Ann Larsen

Dear Jane, when I was young in the late 1950’s and early 1960’s there were a lot of Western/Cowboy movies. I used to love these movies and pleaded with my mother to buy me toy guns with holsters to imitate the cowboys. Good thing these obsessions passed when I became a teenager, and I never got interested in real guns – thank God!

As an aside I’d like to tell you about an obsession which is little known except among guitar players. Some like to collect guitars obsessively. This is so prevalent among guitar players (mostly middle aged and older) that this obsession is called GAS (Guitar Acquisition Syndrome) and there is an actual book written about it. The most obsessed person I know has 60 guitars, and I have two other friends with 35 guitars each. My own GAS is relatively mild, in that I only have 10 guitars and three  bass guitars. Don’t ask me why this obsession is even a thing, ‘cos most other musicians do not collect so many instruments. 

Edward K.W. Chan

While perusing through a department store with a parent one day, when that type of store was commonplace, there was an array of shiny new bikes. I spotted a sporty little red model and dreamed of the freedom I could experience with that beauty beneath me. I was at an age when a bicycle was a normal part of a young boy’s life. In a moment of courage and carefree abandonment I asked if I could get a bike. Well, short of remembering the details, I got the bike!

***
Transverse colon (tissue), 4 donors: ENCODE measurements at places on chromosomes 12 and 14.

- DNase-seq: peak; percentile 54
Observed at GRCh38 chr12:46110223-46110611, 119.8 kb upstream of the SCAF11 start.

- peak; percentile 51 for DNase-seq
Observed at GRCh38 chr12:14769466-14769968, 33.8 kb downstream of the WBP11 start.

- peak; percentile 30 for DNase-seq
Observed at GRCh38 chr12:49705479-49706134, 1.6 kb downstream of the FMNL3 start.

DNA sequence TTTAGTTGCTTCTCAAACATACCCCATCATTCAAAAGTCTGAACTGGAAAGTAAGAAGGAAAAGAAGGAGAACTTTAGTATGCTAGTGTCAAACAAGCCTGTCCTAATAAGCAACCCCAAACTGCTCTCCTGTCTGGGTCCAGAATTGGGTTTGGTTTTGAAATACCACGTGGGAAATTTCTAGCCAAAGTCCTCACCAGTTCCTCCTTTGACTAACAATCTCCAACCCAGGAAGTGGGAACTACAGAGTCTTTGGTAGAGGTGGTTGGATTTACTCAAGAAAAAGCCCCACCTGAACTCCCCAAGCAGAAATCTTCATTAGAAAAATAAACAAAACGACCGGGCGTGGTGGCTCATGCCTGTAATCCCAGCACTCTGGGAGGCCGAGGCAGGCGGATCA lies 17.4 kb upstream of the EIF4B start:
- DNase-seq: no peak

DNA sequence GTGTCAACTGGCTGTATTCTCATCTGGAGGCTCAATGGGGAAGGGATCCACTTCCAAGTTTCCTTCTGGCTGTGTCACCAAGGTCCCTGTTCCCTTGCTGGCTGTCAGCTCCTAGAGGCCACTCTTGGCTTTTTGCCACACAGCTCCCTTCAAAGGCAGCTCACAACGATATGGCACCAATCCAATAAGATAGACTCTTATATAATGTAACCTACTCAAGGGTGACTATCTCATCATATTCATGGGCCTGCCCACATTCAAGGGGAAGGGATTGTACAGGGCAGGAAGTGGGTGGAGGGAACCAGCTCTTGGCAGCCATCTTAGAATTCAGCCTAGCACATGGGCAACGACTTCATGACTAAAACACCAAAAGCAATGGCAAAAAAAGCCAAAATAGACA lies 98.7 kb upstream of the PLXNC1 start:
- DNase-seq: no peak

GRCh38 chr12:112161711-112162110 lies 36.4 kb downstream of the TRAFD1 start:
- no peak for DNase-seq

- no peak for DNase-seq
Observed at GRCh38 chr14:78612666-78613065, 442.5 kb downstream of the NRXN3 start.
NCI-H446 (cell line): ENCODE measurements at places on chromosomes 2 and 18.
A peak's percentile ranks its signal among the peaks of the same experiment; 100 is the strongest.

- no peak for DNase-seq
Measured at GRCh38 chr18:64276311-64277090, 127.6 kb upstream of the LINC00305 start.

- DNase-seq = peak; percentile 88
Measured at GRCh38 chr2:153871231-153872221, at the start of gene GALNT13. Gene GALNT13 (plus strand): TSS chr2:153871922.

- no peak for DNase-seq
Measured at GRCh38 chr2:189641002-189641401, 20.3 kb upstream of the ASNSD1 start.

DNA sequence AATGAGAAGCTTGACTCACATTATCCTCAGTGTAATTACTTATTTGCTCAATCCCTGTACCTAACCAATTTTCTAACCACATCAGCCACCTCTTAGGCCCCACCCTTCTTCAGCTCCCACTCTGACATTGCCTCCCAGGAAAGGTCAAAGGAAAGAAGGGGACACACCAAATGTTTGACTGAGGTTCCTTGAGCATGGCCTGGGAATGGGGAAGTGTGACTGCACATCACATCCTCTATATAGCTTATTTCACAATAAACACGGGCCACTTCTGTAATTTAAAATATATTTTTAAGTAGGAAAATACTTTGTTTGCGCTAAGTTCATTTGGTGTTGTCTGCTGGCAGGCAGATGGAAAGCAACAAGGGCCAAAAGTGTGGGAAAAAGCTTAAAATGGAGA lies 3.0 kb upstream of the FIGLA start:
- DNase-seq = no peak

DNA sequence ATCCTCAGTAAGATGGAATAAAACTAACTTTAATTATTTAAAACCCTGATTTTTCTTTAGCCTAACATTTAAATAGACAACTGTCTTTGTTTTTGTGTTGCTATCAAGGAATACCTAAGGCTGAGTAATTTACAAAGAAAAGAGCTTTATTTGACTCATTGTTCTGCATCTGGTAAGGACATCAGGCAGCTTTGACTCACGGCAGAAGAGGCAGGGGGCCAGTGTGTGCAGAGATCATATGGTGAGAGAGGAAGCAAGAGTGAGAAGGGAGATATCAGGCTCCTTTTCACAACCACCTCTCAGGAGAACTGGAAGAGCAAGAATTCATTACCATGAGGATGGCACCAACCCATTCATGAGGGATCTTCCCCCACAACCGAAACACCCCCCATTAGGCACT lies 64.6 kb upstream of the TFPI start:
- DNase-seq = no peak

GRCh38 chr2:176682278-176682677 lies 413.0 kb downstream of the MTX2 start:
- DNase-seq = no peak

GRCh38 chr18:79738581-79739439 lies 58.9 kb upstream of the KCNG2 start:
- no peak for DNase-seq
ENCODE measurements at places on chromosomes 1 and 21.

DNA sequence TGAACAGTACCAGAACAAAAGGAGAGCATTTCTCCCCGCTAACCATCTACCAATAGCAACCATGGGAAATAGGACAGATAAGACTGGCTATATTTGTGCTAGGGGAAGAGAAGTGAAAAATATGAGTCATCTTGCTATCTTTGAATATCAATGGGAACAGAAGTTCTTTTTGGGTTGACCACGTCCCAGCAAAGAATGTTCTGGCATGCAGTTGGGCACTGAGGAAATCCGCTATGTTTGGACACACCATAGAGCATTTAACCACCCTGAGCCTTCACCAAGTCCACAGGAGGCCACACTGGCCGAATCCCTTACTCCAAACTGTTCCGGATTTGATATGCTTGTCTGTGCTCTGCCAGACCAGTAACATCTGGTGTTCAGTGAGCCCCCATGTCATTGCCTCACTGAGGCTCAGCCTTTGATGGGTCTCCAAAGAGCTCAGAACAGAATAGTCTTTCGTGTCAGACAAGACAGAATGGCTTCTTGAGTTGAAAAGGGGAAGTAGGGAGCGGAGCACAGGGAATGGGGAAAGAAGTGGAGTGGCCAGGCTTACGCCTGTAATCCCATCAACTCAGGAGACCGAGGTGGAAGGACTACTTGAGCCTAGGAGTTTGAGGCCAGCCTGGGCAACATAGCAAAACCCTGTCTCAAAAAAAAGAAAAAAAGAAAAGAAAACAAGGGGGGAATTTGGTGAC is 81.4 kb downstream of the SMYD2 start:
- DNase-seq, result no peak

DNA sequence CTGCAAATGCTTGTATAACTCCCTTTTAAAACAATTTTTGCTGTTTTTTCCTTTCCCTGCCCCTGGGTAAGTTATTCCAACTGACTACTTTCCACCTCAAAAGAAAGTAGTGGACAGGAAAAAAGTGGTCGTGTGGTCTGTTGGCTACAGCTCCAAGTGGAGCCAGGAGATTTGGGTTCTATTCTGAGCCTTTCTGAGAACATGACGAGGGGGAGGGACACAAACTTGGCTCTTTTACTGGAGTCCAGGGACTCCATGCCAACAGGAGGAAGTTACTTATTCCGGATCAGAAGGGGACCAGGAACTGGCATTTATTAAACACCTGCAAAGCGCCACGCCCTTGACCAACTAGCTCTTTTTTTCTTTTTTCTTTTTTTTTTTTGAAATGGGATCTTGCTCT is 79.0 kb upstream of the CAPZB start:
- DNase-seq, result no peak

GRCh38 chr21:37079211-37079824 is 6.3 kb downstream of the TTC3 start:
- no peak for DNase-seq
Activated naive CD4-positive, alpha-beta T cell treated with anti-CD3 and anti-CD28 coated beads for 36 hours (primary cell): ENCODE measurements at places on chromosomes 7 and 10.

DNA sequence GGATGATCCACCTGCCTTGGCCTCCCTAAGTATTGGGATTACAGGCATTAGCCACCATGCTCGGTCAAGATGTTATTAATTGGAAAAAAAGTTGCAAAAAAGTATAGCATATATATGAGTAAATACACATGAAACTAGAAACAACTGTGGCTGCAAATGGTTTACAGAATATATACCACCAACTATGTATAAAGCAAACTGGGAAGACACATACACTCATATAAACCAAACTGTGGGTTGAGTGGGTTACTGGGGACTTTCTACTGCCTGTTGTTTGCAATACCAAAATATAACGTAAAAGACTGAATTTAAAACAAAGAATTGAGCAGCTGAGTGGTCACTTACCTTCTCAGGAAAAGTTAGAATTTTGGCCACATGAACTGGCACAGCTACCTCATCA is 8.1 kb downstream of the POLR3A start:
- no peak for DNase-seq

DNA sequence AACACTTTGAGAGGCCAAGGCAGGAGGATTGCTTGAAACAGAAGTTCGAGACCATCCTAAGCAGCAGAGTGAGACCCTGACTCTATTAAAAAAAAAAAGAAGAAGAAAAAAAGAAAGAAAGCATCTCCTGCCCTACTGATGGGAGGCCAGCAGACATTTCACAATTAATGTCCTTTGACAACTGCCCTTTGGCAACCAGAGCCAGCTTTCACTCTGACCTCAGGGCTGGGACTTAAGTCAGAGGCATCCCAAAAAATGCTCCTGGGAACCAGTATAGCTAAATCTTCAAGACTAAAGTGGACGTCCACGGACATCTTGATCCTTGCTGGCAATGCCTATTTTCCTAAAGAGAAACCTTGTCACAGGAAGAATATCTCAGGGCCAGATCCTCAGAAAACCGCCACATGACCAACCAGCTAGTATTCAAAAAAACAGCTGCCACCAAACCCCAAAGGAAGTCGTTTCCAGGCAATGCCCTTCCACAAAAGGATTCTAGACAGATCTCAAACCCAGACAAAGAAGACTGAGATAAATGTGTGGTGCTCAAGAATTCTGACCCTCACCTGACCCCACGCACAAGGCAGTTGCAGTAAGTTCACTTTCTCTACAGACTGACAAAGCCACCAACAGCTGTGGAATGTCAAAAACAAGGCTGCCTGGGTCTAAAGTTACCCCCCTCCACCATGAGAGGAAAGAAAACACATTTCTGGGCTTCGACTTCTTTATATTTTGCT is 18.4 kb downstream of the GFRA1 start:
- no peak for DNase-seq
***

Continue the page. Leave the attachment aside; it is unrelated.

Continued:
It was a time of banana seats and jay bars. Shortly after getting my new set of wheels home we approached our next door neighbours teenager boy about adding those accessories and a new paint colour. Within a couple of days I was the very proud owner of a flashy yellow “roadster “ equipped with jay bars and a banana seat. Having my first bike changed everything.

Bruce Shaw

I also coveted fashionable snow boots to compete in the playground!  I always had to wear the practical rubber over-shoe boots with the buckle at the top.  So practical, but not fashionable.  I finally got the black pull-on boots that I wished were knee-high … but ankle height was what I got!

Patty Phillips

I have a photo of my kindergarten graduating class in 1945 documenting my embarrassment. All the girls had white patent strappy party shoes to go with our pastel smocked dresses – except me,  in my brown oxfords, as my parents couldn’t afford frivolities. This was one of many times I had to accept realities, but my parents never stinted for what they thought important – a private school education and McGill. Not to mention the year in Neuchatel, Switzerland.

Lesley Bohm

Just before Xmas 1947 my parents took me to Woodwards downtown via the inter-urban tram from Cedar Cottage. The toy department had a pair of Roy Rogers gloves for sale (last pair). I was devastated when my parents said they didn’t fit. I was thrilled Xmas morning to open a gift containing the gloves. l slept with those gloves.

At 5, I Xmas shopped at the corner store for my mom dad brother and sister with $.25 allowance. My mother a toothpick holder my father a cigar and my  brother and sister chocolate bars. I still have the toothpick holder.

Len Shannon